Speaker Sensation at the National Angus Convention

Entertaining and educational, an impressive line-up headlines Angus events Nov. 3-5 in Overland Park, Kan.



The complete program for the 2015 Angus Means Business National Convention & Trade Show, which takes place Nov. 3-5 in Overland Park, Kan., features an incredible slate of speakers.

Highlights of the week’s events include an International Angus Genomics Symposium on Tuesday, Nov. 3, sponsored by Neogen®’s GeneSeek Operations, during which keynote speaker and genetics pioneer Richard Resnick will discuss the evolving progress of genomic technology. The afternoon will provide hands-on Genomics Innovation Workshops sponsored by Zoetis.

On Wednesday, Nov. 4, Angus University, sponsored by Merck Animal Health, returns to follow “A Story of a Steak” and share insights on increasing quality in the nation’s beef production chain. Ken Schmidt, former Harley-Davidson communications director is the morning keynote speaker. The afternoon will feature 21 educational breakouts with emphasi…

What have we learned from sequencing efforts to date?

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And where are we going next?
This graph never ceases to amaze me. On the horizontal axis we have dates from September 2001 to July 2015. On the vertical axis we have the cost to sequence a million base pairs of DNA, with the axis having a logarithmic scale (each tick mark is multiplied by 10, e.g. change from 10 to 100 to 1000). The blue line describes what is called Moore's Law which describes the increase in purchasing power as computer costs come down. The rate of improvement in DNA sequencing easily outpaces the improvement in computing. Since September 2001, the price of DNA sequencing has dropped 6 orders of magnitude from $5,292.39 to $0.015. From more than $5,000 to less than 2 cents!!!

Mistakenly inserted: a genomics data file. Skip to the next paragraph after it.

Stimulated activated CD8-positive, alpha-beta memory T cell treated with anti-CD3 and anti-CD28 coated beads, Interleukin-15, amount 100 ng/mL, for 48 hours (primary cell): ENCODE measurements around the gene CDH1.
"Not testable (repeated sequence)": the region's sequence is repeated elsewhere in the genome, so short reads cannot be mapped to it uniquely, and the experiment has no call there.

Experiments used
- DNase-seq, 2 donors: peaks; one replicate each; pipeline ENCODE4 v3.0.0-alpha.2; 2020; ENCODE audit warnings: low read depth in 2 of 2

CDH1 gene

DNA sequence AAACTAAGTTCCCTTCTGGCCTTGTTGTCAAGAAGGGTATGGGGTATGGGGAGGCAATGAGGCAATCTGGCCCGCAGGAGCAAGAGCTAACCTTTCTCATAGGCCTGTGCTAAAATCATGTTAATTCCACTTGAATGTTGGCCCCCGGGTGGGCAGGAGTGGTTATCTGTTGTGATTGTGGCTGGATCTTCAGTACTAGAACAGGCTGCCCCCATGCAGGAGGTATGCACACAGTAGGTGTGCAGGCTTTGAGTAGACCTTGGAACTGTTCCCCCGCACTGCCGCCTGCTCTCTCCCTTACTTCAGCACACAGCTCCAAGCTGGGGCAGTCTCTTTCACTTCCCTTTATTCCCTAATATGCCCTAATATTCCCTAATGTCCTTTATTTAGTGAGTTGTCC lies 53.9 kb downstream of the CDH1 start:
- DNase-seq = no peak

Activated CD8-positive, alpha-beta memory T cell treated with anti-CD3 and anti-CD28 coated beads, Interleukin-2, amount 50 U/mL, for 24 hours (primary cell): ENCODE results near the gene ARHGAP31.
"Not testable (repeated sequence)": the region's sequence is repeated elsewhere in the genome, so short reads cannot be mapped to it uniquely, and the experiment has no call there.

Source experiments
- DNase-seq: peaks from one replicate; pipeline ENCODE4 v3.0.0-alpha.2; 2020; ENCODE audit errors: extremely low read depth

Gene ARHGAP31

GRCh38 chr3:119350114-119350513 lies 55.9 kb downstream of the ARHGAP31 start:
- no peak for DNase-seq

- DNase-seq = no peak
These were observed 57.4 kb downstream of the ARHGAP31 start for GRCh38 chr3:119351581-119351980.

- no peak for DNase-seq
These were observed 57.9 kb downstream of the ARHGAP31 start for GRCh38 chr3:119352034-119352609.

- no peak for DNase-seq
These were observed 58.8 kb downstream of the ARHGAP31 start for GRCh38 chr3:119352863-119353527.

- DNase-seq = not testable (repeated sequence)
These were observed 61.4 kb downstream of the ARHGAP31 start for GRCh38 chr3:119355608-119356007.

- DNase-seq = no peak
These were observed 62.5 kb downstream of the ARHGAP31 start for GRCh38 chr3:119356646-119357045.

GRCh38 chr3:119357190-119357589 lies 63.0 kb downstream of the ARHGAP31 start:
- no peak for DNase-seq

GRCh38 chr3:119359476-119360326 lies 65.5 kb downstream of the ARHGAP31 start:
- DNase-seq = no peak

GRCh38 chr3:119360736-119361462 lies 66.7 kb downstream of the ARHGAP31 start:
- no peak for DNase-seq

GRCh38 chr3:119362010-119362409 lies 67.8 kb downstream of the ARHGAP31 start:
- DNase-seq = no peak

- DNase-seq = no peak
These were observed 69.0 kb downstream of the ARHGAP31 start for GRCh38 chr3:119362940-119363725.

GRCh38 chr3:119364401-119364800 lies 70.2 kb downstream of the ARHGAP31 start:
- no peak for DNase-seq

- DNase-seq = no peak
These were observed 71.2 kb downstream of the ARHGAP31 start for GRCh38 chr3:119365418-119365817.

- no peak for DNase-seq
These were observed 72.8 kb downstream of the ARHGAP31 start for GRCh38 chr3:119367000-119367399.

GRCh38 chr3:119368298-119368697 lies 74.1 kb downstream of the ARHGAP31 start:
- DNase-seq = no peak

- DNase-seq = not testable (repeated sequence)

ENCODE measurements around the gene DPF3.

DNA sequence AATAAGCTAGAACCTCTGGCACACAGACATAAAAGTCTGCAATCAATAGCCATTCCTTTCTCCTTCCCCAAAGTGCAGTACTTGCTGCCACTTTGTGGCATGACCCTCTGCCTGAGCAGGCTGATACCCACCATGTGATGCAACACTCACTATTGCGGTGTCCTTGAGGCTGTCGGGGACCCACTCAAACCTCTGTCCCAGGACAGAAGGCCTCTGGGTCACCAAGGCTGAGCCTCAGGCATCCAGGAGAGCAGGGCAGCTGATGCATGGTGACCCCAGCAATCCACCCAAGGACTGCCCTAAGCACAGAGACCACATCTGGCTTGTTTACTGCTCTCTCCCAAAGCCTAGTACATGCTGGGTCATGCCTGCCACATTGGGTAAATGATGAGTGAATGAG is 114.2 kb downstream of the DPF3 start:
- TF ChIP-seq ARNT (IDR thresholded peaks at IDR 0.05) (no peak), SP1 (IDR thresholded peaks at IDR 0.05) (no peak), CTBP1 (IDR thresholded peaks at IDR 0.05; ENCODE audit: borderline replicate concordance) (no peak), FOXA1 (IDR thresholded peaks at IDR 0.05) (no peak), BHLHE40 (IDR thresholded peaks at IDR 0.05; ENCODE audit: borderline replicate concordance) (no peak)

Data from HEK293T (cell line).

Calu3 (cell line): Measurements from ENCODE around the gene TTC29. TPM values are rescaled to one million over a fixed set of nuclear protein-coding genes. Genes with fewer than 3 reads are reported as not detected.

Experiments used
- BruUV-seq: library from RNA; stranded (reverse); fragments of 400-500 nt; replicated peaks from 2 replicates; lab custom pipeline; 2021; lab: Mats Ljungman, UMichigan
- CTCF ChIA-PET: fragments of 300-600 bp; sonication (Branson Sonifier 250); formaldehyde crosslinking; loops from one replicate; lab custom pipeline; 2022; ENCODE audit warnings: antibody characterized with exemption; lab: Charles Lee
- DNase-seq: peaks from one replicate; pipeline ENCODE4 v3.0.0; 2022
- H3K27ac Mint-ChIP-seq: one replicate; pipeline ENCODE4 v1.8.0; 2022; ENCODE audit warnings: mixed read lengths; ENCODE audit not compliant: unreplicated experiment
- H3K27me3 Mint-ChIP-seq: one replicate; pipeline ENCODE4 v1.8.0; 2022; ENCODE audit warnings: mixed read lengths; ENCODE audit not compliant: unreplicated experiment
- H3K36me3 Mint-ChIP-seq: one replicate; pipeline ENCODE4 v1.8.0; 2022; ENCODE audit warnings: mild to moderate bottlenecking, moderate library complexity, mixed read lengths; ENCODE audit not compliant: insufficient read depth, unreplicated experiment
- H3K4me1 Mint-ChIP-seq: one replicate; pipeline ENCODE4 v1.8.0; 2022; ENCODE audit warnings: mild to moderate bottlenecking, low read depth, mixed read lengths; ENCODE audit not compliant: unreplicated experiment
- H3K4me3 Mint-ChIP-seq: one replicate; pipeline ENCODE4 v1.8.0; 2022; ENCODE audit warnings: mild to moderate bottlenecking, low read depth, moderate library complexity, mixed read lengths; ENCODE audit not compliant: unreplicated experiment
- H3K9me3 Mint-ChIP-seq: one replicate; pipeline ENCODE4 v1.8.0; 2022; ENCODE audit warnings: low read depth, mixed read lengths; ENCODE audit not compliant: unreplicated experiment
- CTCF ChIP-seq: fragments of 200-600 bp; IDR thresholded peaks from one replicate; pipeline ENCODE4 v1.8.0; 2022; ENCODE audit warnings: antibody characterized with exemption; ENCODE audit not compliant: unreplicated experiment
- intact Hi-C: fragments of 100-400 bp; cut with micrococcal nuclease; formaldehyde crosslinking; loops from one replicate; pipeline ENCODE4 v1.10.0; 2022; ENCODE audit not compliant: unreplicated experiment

What caused the drop in sequencing from April 2015 to July 2015? This is due to the release of the Illumina HiSeq X Ten system. Previously this system was only licensed for human sequencing. But on October 6th, this restriction was lifted and this system is now available for livestock geno…

2015 NBCEC Brown Bagger Series Kicks Off

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The 2015 National Beef Cattle Evaluation Consortium Brown Bagger series kicked off today. The Brown Bagger is a webinar discussing beef cattle genetics every Wednesday in October at 12:00 Central time. While we've already missed today's webinar, no fear there are more great presentations coming up. Plus, recordings of today's webinar will be available online in the coming weeks.

The theme for this year's series is "Advancing genetic selection in beef cattle: Improving current tools and developing new ones."

The following presentations are scheduled:

Oct 7 Advancements in National Cattle Evaluation Strategies
Host, Dr. Matt Spangler

Latest changes to national cattle evaluation systems—Dr. Bob Weaber, Kansas State UniversityAcross Breed EPD and multi-breed genetic evaluation developments—Dr. Larry Kuehn, USDA-ARS-US-Meat Animal Research Center

Oct 14 Beef Cattle Fertility Project and Sequencing Effort Update
Host, Dr. Darrh Bullock

Update on USDA Fertility Project—D…